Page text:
It sounds like a book from the 70s, or the 90s, but Princeton grad, TIME reporter-at-large, and lifelong Christian, Jeff Chu recently toured the country asking every kind of religious leader Does Jesus Really Love Me?: A Gay Christian's Pilgrimage in Search of God in America [Kindle]. Chu's blend of memoir and reporting has earned great reviews almost everywhere, including Dan Savage on the cover of the NYTBR a week ago: "a fascinating, thoughtful, and important book." Library Journal calls it "poignant, at times painful, and spiced with wry humor," and Frank Bruni writes, "Jeff’s own story makes me hopeful. It’s one of grace."
Again sounding outdated at a time when marriage equality now enjoys majority support nationwide, not as a sudden turnaround but as the result of gradual, steady gains of about two percenage points a year since 2004 (read Nate Silver), Harper scarily describes it thus:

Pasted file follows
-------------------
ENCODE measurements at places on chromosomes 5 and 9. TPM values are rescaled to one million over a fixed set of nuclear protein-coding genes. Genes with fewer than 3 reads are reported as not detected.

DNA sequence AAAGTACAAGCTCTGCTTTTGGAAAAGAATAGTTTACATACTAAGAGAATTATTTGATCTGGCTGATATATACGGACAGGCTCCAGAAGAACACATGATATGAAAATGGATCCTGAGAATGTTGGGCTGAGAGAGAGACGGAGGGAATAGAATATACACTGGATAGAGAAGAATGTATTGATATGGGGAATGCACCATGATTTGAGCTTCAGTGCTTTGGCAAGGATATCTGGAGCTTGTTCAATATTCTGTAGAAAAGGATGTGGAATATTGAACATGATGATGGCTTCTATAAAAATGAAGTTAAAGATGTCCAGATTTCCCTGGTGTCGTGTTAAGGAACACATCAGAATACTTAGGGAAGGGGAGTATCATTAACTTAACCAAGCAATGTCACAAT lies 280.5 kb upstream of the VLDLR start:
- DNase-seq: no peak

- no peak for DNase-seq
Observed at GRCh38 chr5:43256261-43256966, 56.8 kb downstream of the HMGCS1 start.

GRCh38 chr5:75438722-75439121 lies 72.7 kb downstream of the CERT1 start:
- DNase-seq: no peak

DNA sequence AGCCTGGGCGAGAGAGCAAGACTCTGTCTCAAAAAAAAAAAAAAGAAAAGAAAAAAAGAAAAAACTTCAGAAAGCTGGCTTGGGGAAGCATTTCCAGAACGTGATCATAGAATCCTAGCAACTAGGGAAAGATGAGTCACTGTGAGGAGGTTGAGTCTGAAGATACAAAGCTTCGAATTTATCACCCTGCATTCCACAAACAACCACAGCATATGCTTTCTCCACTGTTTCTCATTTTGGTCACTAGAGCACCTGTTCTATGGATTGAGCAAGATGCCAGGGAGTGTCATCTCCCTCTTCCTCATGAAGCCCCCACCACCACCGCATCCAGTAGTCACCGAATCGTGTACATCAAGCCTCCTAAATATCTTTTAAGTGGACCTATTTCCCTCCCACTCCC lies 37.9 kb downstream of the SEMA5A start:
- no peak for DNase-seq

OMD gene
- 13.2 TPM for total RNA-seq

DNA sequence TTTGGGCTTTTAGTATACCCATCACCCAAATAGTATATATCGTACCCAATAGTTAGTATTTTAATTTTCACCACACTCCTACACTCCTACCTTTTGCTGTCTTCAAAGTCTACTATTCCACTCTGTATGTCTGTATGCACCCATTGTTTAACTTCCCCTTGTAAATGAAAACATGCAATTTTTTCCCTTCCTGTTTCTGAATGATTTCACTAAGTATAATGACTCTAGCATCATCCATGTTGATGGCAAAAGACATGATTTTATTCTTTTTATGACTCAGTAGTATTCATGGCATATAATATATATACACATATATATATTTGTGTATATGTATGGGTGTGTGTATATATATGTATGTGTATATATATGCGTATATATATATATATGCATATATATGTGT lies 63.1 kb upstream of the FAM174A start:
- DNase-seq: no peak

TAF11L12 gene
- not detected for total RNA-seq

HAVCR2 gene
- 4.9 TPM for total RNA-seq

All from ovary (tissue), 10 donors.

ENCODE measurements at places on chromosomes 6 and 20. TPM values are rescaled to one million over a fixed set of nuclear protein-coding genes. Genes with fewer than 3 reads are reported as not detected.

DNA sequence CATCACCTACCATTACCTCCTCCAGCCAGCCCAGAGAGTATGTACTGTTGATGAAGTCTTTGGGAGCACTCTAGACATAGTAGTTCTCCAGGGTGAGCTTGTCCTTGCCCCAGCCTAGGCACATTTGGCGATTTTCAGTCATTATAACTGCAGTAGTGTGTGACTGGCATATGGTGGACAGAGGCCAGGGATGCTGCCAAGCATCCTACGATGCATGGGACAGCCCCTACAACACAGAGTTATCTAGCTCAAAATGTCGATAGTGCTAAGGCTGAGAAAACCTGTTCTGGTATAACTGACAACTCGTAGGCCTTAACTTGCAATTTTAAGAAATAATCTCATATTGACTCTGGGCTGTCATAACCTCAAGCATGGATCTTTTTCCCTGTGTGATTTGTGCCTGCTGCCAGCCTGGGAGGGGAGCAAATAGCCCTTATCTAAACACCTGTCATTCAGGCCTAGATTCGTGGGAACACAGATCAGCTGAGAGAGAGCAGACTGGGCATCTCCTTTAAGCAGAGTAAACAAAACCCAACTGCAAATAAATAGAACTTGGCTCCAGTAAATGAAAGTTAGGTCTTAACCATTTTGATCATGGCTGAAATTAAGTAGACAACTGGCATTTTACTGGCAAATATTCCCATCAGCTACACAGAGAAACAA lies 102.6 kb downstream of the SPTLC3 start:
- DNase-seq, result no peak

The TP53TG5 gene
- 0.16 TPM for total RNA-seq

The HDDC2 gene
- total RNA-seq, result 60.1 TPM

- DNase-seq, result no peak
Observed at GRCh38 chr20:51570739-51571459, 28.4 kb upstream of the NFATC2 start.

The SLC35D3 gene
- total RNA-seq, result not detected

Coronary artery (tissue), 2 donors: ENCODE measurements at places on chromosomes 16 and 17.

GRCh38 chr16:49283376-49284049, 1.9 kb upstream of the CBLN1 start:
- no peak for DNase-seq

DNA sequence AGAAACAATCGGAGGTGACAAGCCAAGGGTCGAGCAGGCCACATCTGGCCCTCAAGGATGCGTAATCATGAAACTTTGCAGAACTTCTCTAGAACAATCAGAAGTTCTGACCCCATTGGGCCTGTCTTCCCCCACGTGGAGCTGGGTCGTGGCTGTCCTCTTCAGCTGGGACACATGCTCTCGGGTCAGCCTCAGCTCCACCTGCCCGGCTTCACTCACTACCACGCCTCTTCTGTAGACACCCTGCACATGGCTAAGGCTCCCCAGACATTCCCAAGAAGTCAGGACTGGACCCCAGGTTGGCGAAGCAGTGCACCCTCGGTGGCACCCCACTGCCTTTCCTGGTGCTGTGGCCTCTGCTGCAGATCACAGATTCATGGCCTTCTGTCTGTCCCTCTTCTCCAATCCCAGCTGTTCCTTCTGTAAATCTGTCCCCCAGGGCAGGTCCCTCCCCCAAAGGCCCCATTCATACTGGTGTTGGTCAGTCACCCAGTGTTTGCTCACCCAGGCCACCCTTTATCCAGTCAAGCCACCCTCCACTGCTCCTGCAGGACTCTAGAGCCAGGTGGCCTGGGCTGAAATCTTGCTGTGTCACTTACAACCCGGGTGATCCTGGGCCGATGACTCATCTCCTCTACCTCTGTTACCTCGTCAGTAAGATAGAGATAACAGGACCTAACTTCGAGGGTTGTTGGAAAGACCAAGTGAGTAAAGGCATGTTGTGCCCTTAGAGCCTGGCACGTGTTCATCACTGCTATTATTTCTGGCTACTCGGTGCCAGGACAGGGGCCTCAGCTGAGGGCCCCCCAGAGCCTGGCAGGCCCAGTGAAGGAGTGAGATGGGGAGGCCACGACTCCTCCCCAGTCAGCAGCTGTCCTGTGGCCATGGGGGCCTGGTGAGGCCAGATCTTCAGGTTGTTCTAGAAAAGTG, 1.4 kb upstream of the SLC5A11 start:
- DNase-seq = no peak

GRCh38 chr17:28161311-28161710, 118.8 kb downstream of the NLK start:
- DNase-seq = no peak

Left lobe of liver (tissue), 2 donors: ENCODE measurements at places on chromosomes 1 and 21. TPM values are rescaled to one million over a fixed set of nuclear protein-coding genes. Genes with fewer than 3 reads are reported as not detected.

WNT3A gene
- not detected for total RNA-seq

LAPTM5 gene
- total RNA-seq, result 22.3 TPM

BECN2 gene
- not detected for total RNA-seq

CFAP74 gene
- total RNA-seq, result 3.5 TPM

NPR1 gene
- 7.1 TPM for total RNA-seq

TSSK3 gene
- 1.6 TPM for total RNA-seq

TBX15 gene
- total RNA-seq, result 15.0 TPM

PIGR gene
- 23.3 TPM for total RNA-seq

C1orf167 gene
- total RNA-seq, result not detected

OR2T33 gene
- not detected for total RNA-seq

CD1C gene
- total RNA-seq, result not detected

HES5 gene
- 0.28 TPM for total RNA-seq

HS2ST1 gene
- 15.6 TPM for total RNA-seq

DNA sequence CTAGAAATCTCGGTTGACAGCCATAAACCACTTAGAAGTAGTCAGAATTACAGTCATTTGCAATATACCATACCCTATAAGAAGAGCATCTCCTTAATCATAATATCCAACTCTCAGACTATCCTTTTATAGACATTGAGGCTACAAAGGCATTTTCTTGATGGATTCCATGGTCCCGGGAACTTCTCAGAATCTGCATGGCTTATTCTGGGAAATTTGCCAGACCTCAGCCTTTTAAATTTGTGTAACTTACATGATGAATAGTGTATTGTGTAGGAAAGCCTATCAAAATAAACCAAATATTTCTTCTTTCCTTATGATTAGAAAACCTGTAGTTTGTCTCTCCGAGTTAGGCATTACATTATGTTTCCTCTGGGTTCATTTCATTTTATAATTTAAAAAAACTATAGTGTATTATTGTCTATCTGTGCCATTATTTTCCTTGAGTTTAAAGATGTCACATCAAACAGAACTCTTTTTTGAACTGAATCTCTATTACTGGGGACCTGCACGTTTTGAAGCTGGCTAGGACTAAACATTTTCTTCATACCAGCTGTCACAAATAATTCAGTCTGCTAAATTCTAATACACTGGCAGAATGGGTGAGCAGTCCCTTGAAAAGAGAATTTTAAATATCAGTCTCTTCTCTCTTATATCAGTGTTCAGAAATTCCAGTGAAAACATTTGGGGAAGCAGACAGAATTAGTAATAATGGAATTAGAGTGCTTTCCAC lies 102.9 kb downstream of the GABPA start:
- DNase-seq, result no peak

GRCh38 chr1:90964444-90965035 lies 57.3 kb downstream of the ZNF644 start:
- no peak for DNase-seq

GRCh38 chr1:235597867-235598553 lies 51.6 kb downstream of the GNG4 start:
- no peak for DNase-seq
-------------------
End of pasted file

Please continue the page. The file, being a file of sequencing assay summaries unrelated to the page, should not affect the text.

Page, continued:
"From Brooklyn to Nashville to California, from Westboro Baptist Church and their 'God Hates Fags' protest signs, to the pioneering Episcopalian bishop Mary Glasspool—who proclaims a message of liberation and divine love, Chu captures spiritual snapshots of Christian America at a remarkable moment, when tensions between both sides in the culture wars have rarely been higher. Funny and heartbreaking, perplexing and wise, Does Jesus Really Love Me? is an intellectual, emotional, and spiritual pilgrimage that reveals a nation in crisis."
This is not Chu's fault. But it's worth noting that publishers are still harping on gay culture wars when even Rush Limbaugh has conceded defeat, saying, "The issue is lost. I don’t care what the Supreme Court does. [Gay marriage] is inevitable."